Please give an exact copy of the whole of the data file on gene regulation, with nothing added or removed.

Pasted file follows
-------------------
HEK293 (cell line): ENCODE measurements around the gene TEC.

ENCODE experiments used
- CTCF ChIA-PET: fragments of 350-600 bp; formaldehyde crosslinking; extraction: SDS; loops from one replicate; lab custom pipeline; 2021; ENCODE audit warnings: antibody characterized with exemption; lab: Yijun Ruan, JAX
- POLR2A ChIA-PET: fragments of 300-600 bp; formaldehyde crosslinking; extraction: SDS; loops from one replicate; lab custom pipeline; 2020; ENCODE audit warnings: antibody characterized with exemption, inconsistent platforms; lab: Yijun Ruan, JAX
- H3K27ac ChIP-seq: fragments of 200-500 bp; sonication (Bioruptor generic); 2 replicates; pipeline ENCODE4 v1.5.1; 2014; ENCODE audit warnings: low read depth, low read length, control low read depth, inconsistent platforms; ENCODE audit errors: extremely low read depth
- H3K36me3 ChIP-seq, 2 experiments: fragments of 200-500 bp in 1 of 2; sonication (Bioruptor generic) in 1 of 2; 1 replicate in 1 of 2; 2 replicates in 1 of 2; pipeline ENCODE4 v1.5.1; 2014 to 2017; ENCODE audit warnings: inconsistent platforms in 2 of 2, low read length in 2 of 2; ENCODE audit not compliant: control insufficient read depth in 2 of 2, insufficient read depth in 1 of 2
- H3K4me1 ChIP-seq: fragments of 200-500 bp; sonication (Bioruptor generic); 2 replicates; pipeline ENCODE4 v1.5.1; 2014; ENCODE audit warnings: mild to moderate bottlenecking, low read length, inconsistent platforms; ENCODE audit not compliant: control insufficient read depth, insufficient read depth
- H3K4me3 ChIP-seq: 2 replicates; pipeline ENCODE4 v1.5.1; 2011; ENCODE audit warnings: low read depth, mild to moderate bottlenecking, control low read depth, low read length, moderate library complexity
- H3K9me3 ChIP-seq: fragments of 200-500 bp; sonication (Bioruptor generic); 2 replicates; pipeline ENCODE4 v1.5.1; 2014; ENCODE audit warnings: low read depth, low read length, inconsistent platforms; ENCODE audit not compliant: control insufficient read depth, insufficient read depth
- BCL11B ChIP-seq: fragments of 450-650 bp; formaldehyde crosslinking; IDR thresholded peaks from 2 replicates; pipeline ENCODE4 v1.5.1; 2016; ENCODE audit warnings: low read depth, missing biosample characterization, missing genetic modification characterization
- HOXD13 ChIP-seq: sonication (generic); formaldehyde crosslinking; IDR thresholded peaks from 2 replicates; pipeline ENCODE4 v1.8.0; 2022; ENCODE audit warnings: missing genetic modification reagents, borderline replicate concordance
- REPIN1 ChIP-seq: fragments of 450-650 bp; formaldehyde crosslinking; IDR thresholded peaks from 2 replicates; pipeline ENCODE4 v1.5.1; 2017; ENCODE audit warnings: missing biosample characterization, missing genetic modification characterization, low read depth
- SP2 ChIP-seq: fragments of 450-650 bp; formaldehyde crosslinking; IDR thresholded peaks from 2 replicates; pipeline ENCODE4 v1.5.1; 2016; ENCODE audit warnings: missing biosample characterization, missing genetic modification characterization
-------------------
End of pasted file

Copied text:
HEK293 (cell line): ENCODE measurements around the gene TEC.

ENCODE experiments used
- CTCF ChIA-PET: fragments of 350-600 bp; formaldehyde crosslinking; extraction: SDS; loops from one replicate; lab custom pipeline; 2021; ENCODE audit warnings: antibody characterized with exemption; lab: Yijun Ruan, JAX
- POLR2A ChIA-PET: fragments of 300-600 bp; formaldehyde crosslinking; extraction: SDS; loops from one replicate; lab custom pipeline; 2020; ENCODE audit warnings: antibody characterized with exemption, inconsistent platforms; lab: Yijun Ruan, JAX
- H3K27ac ChIP-seq: fragments of 200-500 bp; sonication (Bioruptor generic); 2 replicates; pipeline ENCODE4 v1.5.1; 2014; ENCODE audit warnings: low read depth, low read length, control low read depth, inconsistent platforms; ENCODE audit errors: extremely low read depth
- H3K36me3 ChIP-seq, 2 experiments: fragments of 200-500 bp in 1 of 2; sonication (Bioruptor generic) in 1 of 2; 1 replicate in 1 of 2; 2 replicates in 1 of 2; pipeline ENCODE4 v1.5.1; 2014 to 2017; ENCODE audit warnings: inconsistent platforms in 2 of 2, low read length in 2 of 2; ENCODE audit not compliant: control insufficient read depth in 2 of 2, insufficient read depth in 1 of 2
- H3K4me1 ChIP-seq: fragments of 200-500 bp; sonication (Bioruptor generic); 2 replicates; pipeline ENCODE4 v1.5.1; 2014; ENCODE audit warnings: mild to moderate bottlenecking, low read length, inconsistent platforms; ENCODE audit not compliant: control insufficient read depth, insufficient read depth
- H3K4me3 ChIP-seq: 2 replicates; pipeline ENCODE4 v1.5.1; 2011; ENCODE audit warnings: low read depth, mild to moderate bottlenecking, control low read depth, low read length, moderate library complexity
- H3K9me3 ChIP-seq: fragments of 200-500 bp; sonication (Bioruptor generic); 2 replicates; pipeline ENCODE4 v1.5.1; 2014; ENCODE audit warnings: low read depth, low read length, inconsistent platforms; ENCODE audit not compliant: control insufficient read depth, insufficient read depth
- BCL11B ChIP-seq: fragments of 450-650 bp; formaldehyde crosslinking; IDR thresholded peaks from 2 replicates; pipeline ENCODE4 v1.5.1; 2016; ENCODE audit warnings: low read depth, missing biosample characterization, missing genetic modification characterization
- HOXD13 ChIP-seq: sonication (generic); formaldehyde crosslinking; IDR thresholded peaks from 2 replicates; pipeline ENCODE4 v1.8.0; 2022; ENCODE audit warnings: missing genetic modification reagents, borderline replicate concordance
- REPIN1 ChIP-seq: fragments of 450-650 bp; formaldehyde crosslinking; IDR thresholded peaks from 2 replicates; pipeline ENCODE4 v1.5.1; 2017; ENCODE audit warnings: missing biosample characterization, missing genetic modification characterization, low read depth
- SP2 ChIP-seq: fragments of 450-650 bp; formaldehyde crosslinking; IDR thresholded peaks from 2 replicates; pipeline ENCODE4 v1.5.1; 2016; ENCODE audit warnings: missing biosample characterization, missing genetic modification characterization